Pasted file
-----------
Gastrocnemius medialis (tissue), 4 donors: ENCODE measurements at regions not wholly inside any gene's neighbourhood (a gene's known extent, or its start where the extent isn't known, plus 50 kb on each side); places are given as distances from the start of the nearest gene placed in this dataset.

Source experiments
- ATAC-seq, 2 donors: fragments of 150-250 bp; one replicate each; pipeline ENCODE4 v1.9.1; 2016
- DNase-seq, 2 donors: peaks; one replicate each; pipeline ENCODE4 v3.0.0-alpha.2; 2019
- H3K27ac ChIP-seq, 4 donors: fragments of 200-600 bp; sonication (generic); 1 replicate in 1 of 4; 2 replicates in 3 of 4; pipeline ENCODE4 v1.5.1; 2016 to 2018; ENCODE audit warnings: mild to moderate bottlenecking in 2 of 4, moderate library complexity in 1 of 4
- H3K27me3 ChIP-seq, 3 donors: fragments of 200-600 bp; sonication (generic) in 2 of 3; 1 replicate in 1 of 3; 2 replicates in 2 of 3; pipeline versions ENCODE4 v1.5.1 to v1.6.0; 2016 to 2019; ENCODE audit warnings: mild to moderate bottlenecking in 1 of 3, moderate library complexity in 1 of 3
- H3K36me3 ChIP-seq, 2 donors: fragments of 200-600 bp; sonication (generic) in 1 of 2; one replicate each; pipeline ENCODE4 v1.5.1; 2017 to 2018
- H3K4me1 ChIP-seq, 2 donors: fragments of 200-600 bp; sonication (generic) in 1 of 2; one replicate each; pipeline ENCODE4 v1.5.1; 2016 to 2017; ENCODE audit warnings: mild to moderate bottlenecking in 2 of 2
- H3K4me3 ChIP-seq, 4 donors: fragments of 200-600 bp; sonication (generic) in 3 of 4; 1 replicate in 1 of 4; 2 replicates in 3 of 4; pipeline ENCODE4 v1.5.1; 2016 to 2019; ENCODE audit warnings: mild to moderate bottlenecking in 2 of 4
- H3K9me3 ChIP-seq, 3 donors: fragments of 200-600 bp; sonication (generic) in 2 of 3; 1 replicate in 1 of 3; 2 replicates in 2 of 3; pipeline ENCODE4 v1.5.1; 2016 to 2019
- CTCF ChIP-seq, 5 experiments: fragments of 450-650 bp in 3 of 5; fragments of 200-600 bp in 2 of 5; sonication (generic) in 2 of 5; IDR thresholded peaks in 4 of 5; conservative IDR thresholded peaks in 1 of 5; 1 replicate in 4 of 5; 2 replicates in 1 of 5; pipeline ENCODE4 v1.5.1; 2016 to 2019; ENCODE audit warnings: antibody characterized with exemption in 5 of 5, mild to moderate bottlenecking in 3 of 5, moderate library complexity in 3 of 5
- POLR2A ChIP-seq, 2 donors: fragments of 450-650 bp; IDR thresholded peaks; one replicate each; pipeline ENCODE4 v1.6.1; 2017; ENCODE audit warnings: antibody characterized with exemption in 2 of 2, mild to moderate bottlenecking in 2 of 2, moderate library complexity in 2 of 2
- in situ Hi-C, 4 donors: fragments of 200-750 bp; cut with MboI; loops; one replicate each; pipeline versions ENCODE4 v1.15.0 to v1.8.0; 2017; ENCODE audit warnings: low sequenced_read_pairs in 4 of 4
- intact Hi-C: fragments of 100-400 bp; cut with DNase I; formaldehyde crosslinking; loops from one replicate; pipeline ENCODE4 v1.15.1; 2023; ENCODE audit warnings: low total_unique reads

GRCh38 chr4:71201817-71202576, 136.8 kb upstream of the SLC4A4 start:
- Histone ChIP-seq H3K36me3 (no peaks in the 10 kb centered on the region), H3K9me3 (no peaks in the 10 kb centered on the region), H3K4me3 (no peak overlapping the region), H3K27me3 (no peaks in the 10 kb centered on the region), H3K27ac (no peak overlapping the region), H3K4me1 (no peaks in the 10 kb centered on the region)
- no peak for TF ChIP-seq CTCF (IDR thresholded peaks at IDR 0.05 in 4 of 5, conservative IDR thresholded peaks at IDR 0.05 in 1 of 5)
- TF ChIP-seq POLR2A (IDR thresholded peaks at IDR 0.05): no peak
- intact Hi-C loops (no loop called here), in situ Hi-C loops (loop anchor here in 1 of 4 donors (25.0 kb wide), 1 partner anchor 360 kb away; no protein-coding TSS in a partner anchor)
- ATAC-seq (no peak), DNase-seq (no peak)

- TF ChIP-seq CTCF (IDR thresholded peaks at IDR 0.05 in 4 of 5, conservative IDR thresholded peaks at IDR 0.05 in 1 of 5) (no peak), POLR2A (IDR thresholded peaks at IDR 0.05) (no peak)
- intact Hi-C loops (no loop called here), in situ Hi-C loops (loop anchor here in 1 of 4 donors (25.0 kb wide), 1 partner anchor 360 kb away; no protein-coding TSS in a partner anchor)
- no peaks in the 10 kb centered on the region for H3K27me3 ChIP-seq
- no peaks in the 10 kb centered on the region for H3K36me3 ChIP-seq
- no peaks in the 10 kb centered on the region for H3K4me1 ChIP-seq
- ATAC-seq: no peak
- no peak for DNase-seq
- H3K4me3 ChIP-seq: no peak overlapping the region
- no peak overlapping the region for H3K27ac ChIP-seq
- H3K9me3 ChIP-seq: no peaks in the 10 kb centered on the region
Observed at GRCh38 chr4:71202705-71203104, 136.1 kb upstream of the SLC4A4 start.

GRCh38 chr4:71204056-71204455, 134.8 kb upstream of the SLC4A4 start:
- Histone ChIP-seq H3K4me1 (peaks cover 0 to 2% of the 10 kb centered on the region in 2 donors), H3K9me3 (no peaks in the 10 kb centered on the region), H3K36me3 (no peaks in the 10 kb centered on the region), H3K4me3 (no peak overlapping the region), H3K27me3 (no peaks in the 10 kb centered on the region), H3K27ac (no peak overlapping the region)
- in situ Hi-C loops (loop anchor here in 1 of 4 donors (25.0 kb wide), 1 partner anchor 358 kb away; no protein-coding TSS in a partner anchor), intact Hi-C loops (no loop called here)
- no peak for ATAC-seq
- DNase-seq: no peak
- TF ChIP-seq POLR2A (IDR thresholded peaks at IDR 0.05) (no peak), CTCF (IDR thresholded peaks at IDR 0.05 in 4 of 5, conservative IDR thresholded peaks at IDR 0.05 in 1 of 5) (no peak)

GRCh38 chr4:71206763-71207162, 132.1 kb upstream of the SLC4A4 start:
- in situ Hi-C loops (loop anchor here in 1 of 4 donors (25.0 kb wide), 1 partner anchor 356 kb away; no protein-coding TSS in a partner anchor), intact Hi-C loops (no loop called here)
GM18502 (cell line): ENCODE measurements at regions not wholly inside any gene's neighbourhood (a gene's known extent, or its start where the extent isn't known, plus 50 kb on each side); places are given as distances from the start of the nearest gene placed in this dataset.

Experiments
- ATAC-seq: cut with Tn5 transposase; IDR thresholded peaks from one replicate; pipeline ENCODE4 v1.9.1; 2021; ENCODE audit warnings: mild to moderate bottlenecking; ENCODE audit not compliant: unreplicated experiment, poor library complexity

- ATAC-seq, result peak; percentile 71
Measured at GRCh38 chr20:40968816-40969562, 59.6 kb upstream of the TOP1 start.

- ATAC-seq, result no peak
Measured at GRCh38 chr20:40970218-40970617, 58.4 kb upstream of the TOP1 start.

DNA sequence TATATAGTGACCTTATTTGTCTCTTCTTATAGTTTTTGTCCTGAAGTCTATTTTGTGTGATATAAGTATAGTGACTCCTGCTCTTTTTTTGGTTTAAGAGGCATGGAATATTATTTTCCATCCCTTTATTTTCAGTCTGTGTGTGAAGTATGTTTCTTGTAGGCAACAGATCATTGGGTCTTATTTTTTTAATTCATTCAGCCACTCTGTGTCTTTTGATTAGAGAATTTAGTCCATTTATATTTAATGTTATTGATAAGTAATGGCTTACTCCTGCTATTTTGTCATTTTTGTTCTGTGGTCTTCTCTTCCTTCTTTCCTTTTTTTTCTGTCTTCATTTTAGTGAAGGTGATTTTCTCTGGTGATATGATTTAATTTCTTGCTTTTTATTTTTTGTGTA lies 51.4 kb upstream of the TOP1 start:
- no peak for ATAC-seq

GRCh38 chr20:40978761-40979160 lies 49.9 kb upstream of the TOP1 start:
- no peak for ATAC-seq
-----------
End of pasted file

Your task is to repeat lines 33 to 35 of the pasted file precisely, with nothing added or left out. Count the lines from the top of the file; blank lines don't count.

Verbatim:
- Histone ChIP-seq H3K4me1 (peaks cover 0 to 2% of the 10 kb centered on the region in 2 donors), H3K9me3 (no peaks in the 10 kb centered on the region), H3K36me3 (no peaks in the 10 kb centered on the region), H3K4me3 (no peak overlapping the region), H3K27me3 (no peaks in the 10 kb centered on the region), H3K27ac (no peak overlapping the region)
- in situ Hi-C loops (loop anchor here in 1 of 4 donors (25.0 kb wide), 1 partner anchor 358 kb away; no protein-coding TSS in a partner anchor), intact Hi-C loops (no loop called here)
- no peak for ATAC-seq